When in 1987 the American artist Andres Serrano exhibited his photograph titled “Piss Christ,” little did he know that it will send seismic waves through the art world and forever change its relationship with U.S. politics.
The photograph was of a cheap plastic crucifix submerged in a bodily fluid that was artist’s own, and its title made it quite clear what that fluid was. On May 18, 1989 Alfonso Domato, the Republican senator from New York, tore up a reproduction of the photograph on the floor of the U.S. Senate, cried in dismay about our lost Christian and family values and some other things of the this-country-is-going-to-hell variety, and swore to defund the National Endowment for the Arts, the federal government agency that was created by an act of U.S. Congress in 1965 to support American artists.
The image, and the political fight that it engendered, catapulted Serrano to fame, and cemented his reputation as a provocateur. None other than the formidable Time magazine art critic Robert Hughes made it a springboard for his phenomenal essay “Art and the Therapeutic Fallacy” in his classic book about the American cultural landscape, Culture of Complaint. Here is how he described Piss Christ, “Serrano wanted to make a sharp, jolting point about two things: first, the degradation of mass religious imagery into kitsch (inescapable in America, as any thoughtful Christian is aware), and second, his resentment of the coercive morality of his own Hispanic-Catholic roots.”
Hughes described Serrano as a “highly conflicted, lapsed Catholic,” so it was a bit disappointing to read in Serrano’s new book “Andres Serrano: Uncensored Photographs” that he has never disavowed Christianity and that the naming of the photograph was simply descriptive. “It wasn’t meant to be blasphemous, sacrilegious or offensive,” said he. I had to reread the entire passage twice and I think that Serrano was simply being coy, because how submersing the most recognizable religious symbol into piss is not blasphemous is beyond me.
Serrano did go on to back up Hugh’s point about the degradation of Christian imagery into kitsch by saying, “If it provokes, if it upsets people, they should think about what the crucifix means. The crucifix, this little object that we’re so familiar with – that we touch and pray to and make t-shirts out of, symbolizes a crucifixion – the crucifixion of Christ.” Hughes took this line of thinking further by dwelling on Easter kitsch, “Last Easter, the local drugstore was selling chocolate crucifixes with a vague lumpish figure of Jesus molded into them: ‘Eat this in memory of Me.’ Why it should be OK for some Americans to eat an image of their Savior and turn it into feces, while other Americans were convulsed at the idea of taking another image of the same Savior and dunking it in urine, seemed a riddle to stop a modern Tocqueville in his tracks. But not in the American heartland, where the religion industry is immune to criticism or doubt.” Indeed.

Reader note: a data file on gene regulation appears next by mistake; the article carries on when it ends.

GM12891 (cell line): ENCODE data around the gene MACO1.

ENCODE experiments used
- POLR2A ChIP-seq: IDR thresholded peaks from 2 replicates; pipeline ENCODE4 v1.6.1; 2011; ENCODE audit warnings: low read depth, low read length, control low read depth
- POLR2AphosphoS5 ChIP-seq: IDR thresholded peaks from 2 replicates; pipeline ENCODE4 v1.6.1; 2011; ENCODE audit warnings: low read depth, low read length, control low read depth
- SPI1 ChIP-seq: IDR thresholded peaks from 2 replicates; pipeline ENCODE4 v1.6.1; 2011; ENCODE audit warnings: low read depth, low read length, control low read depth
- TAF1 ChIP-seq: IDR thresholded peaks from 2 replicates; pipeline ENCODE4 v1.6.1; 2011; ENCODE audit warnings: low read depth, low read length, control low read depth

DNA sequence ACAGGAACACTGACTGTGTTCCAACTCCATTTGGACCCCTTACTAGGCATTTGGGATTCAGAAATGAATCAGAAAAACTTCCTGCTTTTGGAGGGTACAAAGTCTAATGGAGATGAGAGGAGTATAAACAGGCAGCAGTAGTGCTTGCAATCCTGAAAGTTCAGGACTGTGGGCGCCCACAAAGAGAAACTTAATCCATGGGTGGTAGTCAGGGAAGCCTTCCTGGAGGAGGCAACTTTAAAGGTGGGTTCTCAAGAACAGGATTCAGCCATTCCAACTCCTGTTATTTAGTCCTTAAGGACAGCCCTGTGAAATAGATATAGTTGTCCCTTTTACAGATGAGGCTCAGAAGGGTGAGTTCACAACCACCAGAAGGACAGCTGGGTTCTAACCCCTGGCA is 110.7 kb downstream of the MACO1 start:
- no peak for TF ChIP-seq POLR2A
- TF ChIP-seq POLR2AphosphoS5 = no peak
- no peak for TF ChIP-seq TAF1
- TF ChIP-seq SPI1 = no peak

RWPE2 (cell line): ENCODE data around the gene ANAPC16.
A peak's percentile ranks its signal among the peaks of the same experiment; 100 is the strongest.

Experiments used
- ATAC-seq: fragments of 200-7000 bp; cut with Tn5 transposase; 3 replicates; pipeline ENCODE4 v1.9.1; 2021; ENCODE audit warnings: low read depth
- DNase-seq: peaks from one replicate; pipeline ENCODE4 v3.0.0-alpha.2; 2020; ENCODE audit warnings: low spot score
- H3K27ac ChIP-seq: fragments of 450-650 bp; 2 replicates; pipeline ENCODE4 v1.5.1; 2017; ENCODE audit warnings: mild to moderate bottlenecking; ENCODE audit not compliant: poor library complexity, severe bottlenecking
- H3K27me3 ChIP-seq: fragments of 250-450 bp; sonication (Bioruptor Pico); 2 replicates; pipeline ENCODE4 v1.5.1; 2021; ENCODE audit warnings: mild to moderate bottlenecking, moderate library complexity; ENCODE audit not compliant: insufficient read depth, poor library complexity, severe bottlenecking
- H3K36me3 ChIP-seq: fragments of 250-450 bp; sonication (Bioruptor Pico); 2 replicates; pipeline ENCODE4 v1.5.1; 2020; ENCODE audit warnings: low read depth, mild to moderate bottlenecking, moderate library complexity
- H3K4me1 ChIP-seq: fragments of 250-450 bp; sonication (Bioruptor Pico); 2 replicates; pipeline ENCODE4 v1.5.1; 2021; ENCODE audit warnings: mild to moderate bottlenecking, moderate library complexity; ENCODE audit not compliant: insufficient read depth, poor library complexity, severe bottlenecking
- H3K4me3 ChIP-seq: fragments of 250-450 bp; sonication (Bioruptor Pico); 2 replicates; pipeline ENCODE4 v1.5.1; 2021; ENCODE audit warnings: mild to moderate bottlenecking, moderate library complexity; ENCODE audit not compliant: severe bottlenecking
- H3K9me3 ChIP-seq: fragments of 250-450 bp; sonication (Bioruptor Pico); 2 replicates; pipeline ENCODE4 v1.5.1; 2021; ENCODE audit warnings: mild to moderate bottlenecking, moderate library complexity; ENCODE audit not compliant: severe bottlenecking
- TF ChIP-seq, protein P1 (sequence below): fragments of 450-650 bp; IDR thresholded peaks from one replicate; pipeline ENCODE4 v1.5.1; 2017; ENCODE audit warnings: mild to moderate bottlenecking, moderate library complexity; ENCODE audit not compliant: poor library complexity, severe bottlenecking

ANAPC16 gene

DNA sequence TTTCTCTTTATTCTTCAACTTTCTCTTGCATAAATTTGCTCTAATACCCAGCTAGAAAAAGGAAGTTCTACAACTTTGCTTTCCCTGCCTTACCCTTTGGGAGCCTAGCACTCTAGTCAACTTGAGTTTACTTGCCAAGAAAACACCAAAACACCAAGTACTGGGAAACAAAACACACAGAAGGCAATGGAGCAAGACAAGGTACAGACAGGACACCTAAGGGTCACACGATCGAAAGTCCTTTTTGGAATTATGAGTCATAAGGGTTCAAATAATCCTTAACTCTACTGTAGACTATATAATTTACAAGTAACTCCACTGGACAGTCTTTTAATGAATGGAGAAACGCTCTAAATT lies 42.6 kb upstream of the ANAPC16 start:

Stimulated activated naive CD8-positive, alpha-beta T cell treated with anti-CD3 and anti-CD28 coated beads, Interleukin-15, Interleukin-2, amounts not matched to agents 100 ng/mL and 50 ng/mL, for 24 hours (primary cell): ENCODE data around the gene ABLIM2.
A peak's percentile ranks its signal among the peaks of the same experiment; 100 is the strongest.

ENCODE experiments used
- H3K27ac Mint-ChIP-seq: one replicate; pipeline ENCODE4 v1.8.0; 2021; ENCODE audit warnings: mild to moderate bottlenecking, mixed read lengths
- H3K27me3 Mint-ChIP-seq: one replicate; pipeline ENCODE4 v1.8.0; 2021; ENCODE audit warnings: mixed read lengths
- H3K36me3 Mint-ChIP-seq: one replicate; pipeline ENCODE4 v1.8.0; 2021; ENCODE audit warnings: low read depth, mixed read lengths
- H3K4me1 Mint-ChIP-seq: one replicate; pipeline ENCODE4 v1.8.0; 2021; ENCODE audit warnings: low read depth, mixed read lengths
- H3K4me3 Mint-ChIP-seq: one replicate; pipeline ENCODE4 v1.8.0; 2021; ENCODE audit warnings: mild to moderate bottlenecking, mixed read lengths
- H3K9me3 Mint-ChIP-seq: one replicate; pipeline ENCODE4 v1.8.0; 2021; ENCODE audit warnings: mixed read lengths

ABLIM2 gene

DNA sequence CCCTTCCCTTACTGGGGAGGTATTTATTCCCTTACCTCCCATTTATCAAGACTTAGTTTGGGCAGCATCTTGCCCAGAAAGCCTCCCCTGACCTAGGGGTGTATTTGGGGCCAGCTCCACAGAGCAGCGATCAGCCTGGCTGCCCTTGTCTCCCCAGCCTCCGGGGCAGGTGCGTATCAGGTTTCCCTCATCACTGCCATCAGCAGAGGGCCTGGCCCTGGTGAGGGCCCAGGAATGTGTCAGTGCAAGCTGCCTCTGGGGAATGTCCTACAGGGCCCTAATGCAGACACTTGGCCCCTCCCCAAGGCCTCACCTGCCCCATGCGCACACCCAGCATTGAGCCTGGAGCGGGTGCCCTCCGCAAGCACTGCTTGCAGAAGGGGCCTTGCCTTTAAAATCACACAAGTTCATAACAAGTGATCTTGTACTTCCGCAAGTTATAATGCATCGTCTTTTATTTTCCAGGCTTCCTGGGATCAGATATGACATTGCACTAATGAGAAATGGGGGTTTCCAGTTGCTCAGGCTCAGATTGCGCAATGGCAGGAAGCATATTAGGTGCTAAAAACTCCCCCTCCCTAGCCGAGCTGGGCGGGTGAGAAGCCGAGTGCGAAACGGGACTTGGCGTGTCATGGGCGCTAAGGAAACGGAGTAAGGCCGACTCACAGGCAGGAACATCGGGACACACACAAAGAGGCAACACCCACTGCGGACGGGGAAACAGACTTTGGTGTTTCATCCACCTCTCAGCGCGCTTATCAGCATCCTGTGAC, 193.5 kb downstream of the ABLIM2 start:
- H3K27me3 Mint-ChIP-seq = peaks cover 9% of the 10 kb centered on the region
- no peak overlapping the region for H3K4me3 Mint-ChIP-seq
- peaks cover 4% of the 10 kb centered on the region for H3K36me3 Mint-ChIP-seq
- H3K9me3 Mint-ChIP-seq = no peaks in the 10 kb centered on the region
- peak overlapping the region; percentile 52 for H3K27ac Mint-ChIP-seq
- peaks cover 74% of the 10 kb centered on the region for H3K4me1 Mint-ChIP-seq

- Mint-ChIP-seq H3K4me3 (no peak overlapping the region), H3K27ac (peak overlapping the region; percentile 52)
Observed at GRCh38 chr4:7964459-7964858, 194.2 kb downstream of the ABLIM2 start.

Serrano has gone on to produce a fair share of confrontational photographs. He proved adept at pushing bigots’ buttons, and his exhibitions have been vandalized by right wing groups on several occasions. He has photographed the members of the Ku Klux Klan, the corpses in morgues (including children), torture, “deviant” sexual behavior, and shit. A well-curated selection of these went on display earlier this year at the Royal Museums of Fine Arts of Belgium in Brussels, but if you did not get to see it you can get the book and test your levels of tolerance (mine came close to their limits between the pictures of the Ku Klux Klan and shit).
Andres Serrano: Uncensored Photographs (SilvanaEditoriale, distributed in the US by D.A.P. $65) | All images are courtesy of the publisher.